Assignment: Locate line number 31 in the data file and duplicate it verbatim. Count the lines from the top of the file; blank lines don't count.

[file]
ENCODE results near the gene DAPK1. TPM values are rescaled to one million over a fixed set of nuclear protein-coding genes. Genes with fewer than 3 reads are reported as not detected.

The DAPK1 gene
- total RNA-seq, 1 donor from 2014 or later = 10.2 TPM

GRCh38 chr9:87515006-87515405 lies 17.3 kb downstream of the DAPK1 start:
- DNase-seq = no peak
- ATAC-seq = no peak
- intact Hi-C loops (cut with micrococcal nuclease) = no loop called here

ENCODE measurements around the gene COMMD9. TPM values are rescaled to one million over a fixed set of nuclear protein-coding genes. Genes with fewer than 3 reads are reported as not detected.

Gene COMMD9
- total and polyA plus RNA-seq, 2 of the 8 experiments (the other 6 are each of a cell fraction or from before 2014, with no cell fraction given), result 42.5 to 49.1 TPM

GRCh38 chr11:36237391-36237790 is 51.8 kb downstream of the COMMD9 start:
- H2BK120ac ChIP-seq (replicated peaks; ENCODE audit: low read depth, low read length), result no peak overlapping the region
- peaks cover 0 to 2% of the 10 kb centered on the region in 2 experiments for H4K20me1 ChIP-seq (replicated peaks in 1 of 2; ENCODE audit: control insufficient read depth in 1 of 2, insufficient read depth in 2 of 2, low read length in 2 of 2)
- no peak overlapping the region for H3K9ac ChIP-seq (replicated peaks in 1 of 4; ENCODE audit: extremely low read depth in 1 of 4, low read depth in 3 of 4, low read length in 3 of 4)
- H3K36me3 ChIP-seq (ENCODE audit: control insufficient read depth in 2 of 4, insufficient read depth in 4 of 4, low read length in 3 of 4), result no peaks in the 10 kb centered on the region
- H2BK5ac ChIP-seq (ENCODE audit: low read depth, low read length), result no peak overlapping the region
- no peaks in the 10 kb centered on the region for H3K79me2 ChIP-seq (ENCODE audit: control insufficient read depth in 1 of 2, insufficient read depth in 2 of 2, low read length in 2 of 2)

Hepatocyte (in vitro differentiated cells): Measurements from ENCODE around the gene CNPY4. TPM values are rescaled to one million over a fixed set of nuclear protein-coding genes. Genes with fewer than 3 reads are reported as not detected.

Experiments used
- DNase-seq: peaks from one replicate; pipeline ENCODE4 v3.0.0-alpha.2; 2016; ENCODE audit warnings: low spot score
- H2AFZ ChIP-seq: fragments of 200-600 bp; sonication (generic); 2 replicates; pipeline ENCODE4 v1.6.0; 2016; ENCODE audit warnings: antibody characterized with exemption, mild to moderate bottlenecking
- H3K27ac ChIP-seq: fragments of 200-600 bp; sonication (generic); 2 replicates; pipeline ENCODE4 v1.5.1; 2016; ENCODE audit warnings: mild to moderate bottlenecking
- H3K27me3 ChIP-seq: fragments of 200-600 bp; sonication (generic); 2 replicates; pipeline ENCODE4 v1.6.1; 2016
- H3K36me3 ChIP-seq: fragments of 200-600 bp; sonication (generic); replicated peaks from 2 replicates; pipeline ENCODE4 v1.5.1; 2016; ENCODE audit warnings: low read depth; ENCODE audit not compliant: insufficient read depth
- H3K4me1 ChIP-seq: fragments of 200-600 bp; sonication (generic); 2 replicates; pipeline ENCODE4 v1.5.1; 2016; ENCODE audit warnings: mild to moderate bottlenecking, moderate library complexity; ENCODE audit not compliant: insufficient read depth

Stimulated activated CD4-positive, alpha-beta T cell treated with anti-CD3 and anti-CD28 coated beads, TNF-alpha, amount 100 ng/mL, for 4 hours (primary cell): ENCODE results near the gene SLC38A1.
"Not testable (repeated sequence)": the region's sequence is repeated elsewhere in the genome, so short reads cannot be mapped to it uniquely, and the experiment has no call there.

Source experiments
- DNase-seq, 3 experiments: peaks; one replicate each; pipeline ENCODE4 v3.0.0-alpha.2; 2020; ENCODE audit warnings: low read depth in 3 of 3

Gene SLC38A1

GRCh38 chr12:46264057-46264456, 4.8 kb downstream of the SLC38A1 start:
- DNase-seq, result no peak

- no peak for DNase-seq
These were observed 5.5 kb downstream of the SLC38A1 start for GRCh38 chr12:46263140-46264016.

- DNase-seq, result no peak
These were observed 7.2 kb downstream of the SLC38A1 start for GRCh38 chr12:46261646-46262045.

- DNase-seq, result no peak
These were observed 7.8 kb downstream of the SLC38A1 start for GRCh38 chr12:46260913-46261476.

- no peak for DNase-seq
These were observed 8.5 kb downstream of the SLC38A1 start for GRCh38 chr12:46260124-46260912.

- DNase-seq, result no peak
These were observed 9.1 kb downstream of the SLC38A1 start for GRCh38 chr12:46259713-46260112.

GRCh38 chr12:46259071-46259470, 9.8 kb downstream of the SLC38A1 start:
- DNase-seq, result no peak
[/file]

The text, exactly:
GRCh38 chr12:46264057-46264456, 4.8 kb downstream of the SLC38A1 start: